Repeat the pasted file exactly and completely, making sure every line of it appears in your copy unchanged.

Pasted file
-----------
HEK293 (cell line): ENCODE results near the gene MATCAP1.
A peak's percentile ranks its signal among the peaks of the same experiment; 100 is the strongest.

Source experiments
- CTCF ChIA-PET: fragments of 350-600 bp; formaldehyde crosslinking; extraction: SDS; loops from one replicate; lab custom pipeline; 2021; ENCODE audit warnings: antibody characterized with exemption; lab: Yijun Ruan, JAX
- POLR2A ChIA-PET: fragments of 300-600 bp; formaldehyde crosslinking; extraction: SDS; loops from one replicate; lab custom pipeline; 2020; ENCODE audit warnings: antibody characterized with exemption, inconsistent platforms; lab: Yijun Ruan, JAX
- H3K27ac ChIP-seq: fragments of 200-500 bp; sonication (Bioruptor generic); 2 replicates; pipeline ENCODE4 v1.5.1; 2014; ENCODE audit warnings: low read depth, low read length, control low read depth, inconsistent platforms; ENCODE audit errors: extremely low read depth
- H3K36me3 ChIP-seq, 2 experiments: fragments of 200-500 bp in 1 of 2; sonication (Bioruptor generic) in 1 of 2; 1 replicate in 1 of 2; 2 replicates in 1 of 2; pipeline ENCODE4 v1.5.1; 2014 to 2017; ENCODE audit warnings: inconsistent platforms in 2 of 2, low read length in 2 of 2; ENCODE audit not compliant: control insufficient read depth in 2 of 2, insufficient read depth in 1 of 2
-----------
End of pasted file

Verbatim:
HEK293 (cell line): ENCODE results near the gene MATCAP1.
A peak's percentile ranks its signal among the peaks of the same experiment; 100 is the strongest.

Source experiments
- CTCF ChIA-PET: fragments of 350-600 bp; formaldehyde crosslinking; extraction: SDS; loops from one replicate; lab custom pipeline; 2021; ENCODE audit warnings: antibody characterized with exemption; lab: Yijun Ruan, JAX
- POLR2A ChIA-PET: fragments of 300-600 bp; formaldehyde crosslinking; extraction: SDS; loops from one replicate; lab custom pipeline; 2020; ENCODE audit warnings: antibody characterized with exemption, inconsistent platforms; lab: Yijun Ruan, JAX
- H3K27ac ChIP-seq: fragments of 200-500 bp; sonication (Bioruptor generic); 2 replicates; pipeline ENCODE4 v1.5.1; 2014; ENCODE audit warnings: low read depth, low read length, control low read depth, inconsistent platforms; ENCODE audit errors: extremely low read depth
- H3K36me3 ChIP-seq, 2 experiments: fragments of 200-500 bp in 1 of 2; sonication (Bioruptor generic) in 1 of 2; 1 replicate in 1 of 2; 2 replicates in 1 of 2; pipeline ENCODE4 v1.5.1; 2014 to 2017; ENCODE audit warnings: inconsistent platforms in 2 of 2, low read length in 2 of 2; ENCODE audit not compliant: control insufficient read depth in 2 of 2, insufficient read depth in 1 of 2